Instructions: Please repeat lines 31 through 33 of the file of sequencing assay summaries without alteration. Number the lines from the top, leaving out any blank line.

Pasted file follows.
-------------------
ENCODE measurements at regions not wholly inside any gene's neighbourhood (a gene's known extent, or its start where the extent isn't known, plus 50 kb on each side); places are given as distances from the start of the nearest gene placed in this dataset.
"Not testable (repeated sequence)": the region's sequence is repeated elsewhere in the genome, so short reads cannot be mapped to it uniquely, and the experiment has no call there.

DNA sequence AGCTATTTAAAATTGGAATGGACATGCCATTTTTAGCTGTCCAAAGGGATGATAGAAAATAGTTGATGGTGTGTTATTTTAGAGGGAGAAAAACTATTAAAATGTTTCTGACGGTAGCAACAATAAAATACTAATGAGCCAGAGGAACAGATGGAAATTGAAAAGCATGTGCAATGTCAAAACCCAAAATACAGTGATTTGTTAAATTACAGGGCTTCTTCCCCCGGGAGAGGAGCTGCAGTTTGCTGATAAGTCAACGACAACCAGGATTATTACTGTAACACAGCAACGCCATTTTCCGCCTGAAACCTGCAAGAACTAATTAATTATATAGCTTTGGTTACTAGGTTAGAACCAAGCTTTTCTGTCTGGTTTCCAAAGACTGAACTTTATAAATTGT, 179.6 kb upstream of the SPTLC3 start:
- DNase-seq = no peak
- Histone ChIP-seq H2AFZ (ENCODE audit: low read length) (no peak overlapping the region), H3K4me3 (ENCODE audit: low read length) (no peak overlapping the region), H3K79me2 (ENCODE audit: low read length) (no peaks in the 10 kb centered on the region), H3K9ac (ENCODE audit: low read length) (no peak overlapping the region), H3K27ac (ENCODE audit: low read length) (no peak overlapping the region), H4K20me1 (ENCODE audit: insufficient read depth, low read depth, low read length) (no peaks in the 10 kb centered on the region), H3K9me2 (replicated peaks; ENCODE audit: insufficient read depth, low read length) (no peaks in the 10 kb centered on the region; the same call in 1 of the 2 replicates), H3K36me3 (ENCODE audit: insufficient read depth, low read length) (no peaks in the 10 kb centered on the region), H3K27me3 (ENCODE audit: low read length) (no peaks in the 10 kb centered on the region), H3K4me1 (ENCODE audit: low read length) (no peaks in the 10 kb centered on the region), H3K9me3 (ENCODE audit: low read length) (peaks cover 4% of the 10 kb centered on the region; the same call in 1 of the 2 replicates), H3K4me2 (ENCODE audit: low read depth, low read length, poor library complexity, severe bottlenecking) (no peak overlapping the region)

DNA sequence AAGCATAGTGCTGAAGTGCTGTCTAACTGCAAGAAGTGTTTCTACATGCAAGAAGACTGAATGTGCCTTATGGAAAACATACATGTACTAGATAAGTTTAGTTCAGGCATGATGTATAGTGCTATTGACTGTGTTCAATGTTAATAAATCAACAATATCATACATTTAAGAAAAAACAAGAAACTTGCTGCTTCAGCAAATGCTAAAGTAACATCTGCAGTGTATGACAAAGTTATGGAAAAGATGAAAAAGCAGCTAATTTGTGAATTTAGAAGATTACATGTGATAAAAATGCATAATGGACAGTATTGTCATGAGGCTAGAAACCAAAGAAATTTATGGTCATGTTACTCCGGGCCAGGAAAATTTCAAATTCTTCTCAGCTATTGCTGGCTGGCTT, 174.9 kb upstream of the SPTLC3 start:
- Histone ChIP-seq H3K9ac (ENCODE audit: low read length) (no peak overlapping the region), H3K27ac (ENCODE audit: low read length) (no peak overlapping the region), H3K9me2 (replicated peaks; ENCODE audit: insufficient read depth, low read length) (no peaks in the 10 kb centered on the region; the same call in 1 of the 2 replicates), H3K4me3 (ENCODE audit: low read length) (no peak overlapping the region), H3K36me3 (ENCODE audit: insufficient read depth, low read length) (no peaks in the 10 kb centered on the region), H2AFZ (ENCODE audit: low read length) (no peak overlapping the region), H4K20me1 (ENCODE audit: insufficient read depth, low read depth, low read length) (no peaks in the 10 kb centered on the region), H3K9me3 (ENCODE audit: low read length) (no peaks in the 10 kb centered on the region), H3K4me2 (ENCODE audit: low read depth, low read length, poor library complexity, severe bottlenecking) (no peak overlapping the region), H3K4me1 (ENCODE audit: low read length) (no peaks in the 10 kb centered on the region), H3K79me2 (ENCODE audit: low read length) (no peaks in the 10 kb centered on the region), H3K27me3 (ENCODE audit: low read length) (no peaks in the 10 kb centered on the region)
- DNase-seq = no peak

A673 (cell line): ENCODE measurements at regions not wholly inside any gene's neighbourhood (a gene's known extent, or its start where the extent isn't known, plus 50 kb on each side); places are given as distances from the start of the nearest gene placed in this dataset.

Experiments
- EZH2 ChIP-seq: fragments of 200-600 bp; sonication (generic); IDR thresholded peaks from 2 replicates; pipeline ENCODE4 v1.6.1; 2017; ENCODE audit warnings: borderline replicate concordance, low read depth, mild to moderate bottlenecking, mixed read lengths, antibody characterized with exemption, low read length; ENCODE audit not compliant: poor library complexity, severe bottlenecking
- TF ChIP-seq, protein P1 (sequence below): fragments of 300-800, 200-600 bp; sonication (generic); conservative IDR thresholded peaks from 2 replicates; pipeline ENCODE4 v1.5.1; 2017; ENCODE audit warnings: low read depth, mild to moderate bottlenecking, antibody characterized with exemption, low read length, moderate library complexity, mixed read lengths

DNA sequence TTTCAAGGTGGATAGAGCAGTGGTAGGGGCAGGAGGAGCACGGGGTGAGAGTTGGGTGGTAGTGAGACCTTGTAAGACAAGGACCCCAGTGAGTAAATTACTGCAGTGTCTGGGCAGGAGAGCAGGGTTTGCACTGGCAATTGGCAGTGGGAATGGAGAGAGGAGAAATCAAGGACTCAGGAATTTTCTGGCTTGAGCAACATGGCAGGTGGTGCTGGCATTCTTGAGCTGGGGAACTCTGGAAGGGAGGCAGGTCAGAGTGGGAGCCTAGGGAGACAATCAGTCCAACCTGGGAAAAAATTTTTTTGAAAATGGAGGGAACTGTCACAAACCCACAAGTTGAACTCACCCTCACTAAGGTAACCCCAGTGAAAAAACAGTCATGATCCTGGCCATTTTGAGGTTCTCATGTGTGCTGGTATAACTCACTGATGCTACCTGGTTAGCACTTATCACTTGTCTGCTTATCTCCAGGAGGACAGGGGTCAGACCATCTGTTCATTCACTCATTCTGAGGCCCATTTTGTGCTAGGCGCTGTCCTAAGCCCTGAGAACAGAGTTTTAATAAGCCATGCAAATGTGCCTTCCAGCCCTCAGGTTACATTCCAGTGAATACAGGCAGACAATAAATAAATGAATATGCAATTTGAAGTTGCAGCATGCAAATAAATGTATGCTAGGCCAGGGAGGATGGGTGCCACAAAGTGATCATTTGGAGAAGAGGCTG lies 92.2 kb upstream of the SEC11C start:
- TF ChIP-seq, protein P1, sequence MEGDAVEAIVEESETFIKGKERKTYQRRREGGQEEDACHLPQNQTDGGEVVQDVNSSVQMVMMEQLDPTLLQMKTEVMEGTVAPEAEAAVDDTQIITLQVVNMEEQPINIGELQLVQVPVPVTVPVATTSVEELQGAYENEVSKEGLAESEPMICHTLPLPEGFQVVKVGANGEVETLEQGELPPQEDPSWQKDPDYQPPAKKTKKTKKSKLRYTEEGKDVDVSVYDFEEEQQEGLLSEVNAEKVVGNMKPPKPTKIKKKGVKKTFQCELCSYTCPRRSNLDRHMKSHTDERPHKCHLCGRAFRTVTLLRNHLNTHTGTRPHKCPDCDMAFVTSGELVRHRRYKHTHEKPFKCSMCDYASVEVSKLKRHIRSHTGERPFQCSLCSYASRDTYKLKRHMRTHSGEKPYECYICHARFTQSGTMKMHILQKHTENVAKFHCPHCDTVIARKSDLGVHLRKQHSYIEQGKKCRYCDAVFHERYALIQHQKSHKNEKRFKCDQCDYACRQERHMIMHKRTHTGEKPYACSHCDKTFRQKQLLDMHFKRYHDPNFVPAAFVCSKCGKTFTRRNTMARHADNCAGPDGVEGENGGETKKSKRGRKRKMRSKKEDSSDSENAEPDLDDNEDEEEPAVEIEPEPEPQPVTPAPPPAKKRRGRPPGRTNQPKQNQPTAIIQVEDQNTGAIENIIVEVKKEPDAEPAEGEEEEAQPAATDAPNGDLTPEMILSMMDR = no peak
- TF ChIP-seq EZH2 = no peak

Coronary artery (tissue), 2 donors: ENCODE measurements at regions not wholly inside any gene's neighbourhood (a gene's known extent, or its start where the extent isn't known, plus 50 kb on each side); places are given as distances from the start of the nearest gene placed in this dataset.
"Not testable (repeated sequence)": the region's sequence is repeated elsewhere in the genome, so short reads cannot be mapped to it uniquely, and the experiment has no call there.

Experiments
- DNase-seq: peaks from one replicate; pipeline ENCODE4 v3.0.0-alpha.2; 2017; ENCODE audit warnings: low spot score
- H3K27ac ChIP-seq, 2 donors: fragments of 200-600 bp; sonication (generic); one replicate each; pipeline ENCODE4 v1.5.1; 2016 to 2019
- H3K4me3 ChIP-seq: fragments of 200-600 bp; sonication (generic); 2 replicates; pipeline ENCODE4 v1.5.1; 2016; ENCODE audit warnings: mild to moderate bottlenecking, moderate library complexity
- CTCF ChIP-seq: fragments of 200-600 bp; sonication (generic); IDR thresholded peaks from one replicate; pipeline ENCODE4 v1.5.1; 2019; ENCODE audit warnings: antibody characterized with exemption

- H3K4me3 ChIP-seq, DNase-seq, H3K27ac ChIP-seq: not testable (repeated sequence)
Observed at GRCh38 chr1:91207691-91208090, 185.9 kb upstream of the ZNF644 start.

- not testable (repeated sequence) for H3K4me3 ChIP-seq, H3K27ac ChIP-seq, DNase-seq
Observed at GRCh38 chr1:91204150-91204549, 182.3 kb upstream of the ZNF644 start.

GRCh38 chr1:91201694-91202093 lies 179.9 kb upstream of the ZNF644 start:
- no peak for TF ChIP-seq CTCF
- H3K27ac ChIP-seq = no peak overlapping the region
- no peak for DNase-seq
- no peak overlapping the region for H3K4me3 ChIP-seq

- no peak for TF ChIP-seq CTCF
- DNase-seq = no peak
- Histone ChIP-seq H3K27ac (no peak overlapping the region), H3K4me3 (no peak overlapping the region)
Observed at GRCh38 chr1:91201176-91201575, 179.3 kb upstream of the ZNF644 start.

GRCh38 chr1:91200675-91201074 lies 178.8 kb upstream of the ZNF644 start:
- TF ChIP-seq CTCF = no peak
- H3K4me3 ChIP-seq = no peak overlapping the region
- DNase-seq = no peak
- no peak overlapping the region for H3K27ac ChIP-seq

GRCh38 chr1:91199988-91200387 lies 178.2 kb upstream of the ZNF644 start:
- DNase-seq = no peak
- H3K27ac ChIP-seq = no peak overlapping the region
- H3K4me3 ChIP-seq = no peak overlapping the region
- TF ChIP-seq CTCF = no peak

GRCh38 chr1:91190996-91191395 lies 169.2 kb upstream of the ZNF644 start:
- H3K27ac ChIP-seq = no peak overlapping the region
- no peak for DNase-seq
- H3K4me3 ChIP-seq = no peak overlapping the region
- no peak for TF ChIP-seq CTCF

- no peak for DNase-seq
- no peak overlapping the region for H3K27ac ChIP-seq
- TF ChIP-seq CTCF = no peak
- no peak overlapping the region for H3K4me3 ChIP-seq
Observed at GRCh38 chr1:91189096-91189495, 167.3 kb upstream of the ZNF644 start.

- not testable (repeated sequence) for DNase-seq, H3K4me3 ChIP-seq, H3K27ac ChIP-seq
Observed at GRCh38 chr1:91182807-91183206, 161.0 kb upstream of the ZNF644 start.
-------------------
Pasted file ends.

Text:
- no peak overlapping the region for H3K4me3 ChIP-seq

- no peak for TF ChIP-seq CTCF
- DNase-seq = no peak